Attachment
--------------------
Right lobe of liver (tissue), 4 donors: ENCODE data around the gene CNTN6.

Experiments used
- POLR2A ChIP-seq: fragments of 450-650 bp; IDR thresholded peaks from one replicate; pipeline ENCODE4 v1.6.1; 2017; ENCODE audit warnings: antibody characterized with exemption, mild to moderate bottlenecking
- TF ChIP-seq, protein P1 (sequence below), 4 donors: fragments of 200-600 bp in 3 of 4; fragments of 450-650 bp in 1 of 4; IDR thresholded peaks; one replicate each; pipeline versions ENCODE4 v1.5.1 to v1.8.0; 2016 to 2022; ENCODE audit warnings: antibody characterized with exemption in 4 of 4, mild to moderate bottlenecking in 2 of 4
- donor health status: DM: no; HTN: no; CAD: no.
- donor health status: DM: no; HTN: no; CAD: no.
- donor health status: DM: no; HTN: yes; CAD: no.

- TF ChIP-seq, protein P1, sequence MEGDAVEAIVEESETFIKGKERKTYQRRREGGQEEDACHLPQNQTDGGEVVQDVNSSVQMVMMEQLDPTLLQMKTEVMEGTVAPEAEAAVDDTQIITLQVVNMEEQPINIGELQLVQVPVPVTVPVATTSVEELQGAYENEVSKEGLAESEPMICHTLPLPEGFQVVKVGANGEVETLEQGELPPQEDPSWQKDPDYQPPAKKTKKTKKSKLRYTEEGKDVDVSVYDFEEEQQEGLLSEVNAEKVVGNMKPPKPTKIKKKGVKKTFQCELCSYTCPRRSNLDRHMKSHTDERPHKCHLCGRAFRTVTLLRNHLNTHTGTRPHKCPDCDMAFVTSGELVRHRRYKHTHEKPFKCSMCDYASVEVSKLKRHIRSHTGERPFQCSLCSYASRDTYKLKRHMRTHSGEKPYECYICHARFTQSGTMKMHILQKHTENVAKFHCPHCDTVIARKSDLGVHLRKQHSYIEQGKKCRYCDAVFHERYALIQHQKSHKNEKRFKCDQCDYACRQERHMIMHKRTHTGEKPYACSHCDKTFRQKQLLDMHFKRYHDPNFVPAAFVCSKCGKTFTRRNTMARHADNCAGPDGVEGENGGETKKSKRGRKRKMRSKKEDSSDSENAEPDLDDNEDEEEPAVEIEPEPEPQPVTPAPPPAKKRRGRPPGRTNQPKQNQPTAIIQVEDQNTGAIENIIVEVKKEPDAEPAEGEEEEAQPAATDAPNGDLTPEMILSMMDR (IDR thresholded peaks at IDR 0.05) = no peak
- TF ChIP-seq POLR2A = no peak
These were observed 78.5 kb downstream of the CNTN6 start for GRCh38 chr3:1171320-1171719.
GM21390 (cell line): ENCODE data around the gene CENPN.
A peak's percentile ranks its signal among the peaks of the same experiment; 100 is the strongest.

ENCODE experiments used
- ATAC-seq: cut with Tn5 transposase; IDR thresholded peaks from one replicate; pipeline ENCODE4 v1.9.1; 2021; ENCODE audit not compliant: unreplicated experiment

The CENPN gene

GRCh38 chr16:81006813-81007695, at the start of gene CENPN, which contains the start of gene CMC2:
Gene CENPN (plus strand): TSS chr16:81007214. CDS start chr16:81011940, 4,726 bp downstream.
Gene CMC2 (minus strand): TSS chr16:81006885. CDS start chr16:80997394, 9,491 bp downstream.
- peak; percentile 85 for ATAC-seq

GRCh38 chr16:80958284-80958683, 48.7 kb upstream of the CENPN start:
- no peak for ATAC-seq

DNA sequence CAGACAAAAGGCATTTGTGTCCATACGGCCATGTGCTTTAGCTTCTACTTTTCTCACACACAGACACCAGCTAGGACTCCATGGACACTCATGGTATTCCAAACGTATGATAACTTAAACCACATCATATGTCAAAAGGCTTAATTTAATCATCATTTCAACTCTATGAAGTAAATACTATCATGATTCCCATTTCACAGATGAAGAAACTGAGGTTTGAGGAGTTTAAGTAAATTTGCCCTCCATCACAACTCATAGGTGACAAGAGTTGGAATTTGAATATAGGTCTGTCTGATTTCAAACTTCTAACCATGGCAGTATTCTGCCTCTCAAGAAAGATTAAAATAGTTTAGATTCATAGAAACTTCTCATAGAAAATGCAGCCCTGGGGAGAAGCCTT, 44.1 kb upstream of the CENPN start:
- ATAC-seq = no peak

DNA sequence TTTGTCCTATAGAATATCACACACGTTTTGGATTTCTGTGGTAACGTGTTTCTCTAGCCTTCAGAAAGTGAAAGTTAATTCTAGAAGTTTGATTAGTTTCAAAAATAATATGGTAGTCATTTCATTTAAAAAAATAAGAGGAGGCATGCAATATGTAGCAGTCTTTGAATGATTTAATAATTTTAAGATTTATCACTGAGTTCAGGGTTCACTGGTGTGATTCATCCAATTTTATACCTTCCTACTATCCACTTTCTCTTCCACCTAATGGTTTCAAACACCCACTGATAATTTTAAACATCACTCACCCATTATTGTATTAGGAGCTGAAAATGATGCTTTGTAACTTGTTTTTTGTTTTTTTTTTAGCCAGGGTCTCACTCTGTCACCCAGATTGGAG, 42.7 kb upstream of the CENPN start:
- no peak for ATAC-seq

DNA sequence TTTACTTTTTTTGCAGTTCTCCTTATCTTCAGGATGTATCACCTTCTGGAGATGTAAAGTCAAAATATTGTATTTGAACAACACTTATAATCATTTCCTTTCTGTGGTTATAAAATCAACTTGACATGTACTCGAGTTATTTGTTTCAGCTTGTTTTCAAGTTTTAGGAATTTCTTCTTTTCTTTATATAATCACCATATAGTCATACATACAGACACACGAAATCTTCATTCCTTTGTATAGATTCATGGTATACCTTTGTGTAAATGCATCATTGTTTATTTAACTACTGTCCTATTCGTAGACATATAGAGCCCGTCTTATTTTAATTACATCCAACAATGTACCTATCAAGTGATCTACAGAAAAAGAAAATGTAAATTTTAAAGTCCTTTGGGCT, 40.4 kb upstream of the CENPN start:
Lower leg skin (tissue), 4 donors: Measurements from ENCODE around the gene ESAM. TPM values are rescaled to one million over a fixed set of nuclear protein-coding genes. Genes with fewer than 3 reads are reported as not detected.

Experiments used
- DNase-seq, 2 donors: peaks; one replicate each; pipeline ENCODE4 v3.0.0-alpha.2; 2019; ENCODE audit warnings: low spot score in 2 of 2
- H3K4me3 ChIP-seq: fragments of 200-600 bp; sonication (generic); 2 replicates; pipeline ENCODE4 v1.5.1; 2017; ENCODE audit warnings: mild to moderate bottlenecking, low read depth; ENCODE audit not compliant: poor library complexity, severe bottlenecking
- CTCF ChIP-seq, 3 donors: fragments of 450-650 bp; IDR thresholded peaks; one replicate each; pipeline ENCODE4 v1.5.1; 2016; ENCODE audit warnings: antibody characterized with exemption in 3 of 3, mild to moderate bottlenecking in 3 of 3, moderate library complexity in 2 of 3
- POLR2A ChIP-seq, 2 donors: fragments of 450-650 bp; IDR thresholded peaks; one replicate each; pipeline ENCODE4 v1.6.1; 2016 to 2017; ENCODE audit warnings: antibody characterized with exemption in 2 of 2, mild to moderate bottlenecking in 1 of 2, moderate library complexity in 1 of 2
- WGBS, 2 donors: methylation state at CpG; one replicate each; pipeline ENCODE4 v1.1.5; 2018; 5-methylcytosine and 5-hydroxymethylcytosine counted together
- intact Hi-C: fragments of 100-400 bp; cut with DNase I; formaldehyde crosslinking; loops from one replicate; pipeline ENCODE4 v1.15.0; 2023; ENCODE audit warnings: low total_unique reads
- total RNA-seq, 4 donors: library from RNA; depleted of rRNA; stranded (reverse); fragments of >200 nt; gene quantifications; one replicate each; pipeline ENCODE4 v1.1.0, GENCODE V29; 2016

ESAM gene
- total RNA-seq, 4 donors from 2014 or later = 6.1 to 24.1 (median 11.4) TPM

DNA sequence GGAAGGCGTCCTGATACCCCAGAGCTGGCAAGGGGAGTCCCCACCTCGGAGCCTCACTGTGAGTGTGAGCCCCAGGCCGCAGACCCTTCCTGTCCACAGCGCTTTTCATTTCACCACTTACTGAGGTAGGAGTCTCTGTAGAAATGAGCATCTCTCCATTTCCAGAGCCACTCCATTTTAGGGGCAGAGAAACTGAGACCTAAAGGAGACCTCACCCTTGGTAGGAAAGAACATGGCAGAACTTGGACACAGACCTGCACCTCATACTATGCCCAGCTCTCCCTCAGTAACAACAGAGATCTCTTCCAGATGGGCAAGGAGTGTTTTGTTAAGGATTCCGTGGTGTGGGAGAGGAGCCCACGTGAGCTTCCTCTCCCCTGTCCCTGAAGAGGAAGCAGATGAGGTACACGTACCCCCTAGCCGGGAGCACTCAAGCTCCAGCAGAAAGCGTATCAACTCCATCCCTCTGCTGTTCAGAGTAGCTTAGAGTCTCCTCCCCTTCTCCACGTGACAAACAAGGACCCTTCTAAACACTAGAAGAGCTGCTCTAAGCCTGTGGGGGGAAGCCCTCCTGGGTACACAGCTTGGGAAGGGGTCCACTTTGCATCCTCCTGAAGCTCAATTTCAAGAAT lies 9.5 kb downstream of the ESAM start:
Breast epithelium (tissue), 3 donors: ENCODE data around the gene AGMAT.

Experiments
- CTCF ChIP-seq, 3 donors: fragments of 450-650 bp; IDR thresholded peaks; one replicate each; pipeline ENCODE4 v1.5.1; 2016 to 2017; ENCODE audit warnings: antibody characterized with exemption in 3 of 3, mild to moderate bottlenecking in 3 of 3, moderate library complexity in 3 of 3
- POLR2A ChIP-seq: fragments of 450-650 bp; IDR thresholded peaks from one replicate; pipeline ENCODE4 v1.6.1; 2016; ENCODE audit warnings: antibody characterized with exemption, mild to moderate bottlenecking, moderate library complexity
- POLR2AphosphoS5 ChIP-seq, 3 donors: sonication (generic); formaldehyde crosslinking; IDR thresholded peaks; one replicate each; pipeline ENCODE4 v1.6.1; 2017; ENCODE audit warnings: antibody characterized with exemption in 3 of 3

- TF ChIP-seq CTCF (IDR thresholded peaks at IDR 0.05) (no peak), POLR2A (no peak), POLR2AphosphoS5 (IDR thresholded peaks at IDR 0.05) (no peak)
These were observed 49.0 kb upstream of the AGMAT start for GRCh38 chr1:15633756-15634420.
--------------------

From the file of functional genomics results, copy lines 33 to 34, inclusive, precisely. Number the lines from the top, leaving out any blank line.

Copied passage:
- WGBS, 2 donors: methylation state at CpG; one replicate each; pipeline ENCODE4 v1.1.5; 2018; 5-methylcytosine and 5-hydroxymethylcytosine counted together
- intact Hi-C: fragments of 100-400 bp; cut with DNase I; formaldehyde crosslinking; loops from one replicate; pipeline ENCODE4 v1.15.0; 2023; ENCODE audit warnings: low total_unique reads